BOSTON — Organizers of Boston’s St. Patrick’s Day parade are easing their two-decade long ban on gay groups by inviting marchers from an organization that seeks to preserve marriage equality for same-sex couples.
A MassEquality official said Saturday a group of gay military veterans can march under its banner as part of a deal brokered by Boston Mayor Martin Walsh.
But participants from the gay rights group will not be allowed to wear clothing or hold signs that include the word gay or refer to sexual orientation while marching in the parade that draws an estimated one million spectators every year to South Boston.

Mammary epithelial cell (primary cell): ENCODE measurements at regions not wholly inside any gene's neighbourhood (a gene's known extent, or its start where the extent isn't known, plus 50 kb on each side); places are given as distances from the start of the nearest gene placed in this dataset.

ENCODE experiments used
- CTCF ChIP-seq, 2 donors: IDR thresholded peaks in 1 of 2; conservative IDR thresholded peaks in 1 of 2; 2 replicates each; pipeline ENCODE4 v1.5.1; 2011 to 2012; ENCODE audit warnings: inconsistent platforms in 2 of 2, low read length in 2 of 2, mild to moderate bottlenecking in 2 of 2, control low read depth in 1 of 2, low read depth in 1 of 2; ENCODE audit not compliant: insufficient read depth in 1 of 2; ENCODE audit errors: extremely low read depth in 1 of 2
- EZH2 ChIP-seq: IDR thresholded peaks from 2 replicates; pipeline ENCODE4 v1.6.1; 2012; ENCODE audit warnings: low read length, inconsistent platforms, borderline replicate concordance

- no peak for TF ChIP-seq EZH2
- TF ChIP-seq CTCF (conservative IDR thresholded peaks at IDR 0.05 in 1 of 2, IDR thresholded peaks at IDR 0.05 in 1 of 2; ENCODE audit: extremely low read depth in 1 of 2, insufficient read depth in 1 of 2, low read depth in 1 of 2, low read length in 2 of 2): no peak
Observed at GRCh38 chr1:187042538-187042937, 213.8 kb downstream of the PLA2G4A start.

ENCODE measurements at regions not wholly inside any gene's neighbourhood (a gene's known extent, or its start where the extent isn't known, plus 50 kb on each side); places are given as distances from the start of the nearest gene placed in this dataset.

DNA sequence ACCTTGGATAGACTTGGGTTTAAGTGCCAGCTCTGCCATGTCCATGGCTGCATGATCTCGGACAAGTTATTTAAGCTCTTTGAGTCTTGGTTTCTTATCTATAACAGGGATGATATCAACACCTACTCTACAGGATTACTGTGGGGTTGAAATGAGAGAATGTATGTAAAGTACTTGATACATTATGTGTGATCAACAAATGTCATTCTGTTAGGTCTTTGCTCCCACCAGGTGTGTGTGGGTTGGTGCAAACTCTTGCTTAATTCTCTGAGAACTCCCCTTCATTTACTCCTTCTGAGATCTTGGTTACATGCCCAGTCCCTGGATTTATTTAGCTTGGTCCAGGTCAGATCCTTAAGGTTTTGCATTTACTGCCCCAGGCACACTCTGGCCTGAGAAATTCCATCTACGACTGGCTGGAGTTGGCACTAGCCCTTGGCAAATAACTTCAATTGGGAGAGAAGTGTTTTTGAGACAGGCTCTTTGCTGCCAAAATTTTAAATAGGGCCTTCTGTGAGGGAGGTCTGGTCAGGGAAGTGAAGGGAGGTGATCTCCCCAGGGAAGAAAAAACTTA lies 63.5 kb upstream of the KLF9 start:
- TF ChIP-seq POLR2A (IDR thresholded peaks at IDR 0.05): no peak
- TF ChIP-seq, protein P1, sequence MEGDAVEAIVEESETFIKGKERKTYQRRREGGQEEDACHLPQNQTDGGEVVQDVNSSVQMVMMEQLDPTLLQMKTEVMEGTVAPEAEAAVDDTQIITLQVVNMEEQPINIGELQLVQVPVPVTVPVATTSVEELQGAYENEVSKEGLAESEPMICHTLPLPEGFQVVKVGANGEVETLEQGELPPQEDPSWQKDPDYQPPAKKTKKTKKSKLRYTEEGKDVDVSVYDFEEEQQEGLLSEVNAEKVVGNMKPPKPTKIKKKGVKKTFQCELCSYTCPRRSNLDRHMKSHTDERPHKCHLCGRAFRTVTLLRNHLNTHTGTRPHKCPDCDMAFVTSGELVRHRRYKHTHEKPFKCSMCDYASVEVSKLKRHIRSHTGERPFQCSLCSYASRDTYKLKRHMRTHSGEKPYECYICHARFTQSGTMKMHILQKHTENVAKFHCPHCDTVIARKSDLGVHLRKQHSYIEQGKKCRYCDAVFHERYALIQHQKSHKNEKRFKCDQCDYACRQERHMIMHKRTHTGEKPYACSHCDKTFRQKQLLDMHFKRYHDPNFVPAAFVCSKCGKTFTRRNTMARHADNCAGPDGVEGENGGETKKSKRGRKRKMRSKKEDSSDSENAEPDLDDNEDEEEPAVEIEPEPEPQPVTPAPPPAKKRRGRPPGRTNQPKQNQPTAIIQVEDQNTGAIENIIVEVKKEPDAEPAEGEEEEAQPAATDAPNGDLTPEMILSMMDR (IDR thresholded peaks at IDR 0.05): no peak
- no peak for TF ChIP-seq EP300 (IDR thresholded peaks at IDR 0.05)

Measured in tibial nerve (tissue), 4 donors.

Article continues belowWalsh had threatened to boycott the annual parade unless gay groups are allowed to march. The son of Irish immigrants called the ban “absurd” and said that allowing gay groups to participate is “long overdue.”
He told The Boston Globe the agreement is a breakthrough.
In New York, Mayor Bill de Blasio said he will skip the nation’s largest St. Patrick’s Day parade in Manhattan because participants are not allowed to carry signs or banners identifying themselves as gay.
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